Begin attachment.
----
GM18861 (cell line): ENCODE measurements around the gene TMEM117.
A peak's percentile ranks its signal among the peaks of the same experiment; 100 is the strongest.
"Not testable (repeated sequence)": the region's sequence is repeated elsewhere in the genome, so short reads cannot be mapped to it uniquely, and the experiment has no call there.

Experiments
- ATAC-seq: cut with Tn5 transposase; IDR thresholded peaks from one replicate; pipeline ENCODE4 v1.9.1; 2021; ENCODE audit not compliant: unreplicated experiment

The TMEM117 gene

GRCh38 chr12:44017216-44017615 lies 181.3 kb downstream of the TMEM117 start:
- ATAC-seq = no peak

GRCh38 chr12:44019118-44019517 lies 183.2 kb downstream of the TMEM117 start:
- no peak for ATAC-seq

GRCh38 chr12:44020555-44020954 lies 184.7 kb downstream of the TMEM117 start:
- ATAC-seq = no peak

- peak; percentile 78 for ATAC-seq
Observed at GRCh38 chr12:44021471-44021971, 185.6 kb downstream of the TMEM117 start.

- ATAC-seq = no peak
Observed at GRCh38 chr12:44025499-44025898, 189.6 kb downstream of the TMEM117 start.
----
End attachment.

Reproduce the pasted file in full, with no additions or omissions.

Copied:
GM18861 (cell line): ENCODE measurements around the gene TMEM117.
A peak's percentile ranks its signal among the peaks of the same experiment; 100 is the strongest.
"Not testable (repeated sequence)": the region's sequence is repeated elsewhere in the genome, so short reads cannot be mapped to it uniquely, and the experiment has no call there.

Experiments
- ATAC-seq: cut with Tn5 transposase; IDR thresholded peaks from one replicate; pipeline ENCODE4 v1.9.1; 2021; ENCODE audit not compliant: unreplicated experiment

The TMEM117 gene

GRCh38 chr12:44017216-44017615 lies 181.3 kb downstream of the TMEM117 start:
- ATAC-seq = no peak

GRCh38 chr12:44019118-44019517 lies 183.2 kb downstream of the TMEM117 start:
- no peak for ATAC-seq

GRCh38 chr12:44020555-44020954 lies 184.7 kb downstream of the TMEM117 start:
- ATAC-seq = no peak

- peak; percentile 78 for ATAC-seq
Observed at GRCh38 chr12:44021471-44021971, 185.6 kb downstream of the TMEM117 start.

- ATAC-seq = no peak
Observed at GRCh38 chr12:44025499-44025898, 189.6 kb downstream of the TMEM117 start.